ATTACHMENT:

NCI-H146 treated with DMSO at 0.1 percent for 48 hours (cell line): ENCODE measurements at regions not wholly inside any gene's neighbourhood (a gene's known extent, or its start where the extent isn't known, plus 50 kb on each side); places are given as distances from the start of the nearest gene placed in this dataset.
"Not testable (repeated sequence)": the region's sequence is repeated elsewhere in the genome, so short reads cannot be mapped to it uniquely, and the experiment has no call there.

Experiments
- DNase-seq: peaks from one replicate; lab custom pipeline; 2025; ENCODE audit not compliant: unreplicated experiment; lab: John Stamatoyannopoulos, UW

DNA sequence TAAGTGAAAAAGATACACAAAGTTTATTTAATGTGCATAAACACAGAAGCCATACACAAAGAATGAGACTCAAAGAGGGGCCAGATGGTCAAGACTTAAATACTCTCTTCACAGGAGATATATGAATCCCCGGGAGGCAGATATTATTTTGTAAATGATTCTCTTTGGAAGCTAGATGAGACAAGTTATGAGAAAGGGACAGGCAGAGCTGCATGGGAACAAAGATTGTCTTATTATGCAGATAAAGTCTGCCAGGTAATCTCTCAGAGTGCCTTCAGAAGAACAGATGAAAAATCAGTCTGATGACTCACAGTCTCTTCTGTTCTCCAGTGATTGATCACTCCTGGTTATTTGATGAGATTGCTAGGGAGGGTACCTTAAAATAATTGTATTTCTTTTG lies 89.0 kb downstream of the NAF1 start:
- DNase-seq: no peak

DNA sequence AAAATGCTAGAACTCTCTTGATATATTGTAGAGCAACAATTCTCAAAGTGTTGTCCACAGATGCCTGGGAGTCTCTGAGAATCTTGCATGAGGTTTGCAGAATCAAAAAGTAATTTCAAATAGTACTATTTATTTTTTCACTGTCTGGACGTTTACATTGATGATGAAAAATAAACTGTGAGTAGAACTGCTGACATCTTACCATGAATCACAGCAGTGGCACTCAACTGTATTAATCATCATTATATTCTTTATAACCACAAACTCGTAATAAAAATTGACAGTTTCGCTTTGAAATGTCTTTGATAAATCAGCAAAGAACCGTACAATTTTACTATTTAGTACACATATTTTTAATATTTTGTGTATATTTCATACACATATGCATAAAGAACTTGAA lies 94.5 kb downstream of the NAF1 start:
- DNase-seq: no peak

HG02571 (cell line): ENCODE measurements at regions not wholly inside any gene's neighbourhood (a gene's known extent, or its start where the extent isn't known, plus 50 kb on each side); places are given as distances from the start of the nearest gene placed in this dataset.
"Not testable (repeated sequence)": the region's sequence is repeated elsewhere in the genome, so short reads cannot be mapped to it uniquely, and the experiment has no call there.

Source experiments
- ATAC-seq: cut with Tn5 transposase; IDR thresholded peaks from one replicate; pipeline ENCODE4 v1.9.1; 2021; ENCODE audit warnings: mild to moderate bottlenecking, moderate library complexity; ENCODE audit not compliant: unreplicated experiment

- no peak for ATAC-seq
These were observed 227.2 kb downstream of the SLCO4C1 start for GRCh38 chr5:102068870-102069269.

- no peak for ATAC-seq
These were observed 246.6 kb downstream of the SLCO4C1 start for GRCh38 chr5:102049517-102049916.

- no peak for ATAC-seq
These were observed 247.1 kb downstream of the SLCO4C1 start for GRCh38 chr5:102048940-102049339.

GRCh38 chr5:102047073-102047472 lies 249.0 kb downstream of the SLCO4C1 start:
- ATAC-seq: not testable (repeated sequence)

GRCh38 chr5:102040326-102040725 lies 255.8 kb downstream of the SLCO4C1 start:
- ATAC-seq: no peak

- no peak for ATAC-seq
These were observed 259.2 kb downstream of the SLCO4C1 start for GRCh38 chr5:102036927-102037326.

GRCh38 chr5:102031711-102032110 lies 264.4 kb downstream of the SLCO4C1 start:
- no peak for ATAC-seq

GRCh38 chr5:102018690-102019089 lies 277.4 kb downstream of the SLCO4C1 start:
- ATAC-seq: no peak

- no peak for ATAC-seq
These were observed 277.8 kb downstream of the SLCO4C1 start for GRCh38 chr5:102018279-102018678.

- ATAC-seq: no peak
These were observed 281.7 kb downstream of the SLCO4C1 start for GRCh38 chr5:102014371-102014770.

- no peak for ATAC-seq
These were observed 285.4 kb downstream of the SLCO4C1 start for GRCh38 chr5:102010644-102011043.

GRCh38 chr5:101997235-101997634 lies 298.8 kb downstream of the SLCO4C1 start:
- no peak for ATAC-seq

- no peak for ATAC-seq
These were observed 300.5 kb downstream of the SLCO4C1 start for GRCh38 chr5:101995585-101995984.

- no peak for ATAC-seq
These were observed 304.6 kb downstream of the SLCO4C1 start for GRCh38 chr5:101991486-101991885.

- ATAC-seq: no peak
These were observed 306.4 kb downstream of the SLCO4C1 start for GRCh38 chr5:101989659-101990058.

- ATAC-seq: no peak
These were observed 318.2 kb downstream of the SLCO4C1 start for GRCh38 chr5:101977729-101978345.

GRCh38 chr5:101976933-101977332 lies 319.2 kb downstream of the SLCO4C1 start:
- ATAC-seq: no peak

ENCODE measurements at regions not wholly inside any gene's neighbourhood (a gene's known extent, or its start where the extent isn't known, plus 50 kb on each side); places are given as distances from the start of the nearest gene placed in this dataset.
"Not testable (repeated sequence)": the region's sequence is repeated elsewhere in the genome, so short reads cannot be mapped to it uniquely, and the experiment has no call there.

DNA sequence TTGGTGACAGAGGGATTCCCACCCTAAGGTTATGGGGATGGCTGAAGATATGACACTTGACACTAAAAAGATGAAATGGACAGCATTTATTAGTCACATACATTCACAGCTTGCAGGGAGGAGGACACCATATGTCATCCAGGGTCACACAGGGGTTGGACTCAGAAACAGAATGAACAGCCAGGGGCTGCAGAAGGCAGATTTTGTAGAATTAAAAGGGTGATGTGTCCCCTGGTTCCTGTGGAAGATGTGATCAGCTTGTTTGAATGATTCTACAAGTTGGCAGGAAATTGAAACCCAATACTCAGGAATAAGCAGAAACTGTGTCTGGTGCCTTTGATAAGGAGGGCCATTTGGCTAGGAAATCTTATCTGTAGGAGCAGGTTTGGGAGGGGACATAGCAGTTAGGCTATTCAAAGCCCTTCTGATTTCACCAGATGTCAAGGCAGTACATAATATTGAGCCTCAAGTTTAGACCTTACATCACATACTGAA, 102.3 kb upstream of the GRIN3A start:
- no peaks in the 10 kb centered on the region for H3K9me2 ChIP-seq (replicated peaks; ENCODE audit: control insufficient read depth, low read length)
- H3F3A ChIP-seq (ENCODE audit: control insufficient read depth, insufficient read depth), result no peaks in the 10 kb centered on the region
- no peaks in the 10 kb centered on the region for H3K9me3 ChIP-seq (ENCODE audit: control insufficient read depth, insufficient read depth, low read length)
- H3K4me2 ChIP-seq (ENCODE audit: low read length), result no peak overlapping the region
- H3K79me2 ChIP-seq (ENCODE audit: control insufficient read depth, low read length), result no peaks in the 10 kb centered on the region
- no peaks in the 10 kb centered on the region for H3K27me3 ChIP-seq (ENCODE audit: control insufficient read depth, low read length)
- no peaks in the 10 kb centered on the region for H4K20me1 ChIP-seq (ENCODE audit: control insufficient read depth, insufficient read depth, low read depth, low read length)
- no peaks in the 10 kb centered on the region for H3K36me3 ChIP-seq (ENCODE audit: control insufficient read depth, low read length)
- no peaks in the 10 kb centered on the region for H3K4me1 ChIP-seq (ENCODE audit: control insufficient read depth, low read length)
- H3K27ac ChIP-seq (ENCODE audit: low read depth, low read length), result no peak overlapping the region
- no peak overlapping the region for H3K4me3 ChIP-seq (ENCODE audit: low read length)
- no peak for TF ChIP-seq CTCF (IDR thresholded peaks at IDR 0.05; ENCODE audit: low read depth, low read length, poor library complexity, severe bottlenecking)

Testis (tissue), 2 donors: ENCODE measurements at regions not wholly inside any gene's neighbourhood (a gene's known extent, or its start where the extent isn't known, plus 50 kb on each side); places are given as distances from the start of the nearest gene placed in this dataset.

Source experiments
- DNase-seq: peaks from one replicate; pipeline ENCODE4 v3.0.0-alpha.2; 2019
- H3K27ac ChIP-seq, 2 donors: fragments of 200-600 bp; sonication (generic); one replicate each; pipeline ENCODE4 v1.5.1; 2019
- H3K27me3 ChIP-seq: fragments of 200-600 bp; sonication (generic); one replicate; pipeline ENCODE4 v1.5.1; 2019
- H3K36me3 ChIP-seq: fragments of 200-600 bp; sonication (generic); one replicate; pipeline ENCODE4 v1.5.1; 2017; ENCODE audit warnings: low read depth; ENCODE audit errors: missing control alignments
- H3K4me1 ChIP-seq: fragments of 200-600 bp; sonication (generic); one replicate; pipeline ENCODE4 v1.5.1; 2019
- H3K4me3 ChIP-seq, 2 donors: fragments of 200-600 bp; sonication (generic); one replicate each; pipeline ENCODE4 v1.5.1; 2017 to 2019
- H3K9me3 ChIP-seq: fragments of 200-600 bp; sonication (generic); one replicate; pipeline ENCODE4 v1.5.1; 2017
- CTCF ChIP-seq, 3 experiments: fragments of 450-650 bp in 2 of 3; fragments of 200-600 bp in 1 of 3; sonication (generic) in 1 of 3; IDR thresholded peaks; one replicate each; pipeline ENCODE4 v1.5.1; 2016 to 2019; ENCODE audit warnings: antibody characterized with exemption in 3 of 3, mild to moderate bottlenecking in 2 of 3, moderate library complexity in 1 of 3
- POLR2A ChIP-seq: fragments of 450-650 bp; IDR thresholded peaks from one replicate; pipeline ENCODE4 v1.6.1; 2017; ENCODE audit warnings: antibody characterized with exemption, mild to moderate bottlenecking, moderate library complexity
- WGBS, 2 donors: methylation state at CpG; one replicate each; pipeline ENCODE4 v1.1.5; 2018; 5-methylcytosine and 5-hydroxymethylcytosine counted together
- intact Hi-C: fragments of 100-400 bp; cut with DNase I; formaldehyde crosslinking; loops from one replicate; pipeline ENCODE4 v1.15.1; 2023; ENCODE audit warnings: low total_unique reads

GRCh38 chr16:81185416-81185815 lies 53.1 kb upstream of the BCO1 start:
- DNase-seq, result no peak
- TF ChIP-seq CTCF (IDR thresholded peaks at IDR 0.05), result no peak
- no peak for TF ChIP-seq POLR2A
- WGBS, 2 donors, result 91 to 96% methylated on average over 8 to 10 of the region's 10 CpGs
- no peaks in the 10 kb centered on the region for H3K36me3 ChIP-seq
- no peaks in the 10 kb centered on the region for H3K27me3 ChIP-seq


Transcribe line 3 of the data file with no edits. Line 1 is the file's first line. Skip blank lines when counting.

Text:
Experiments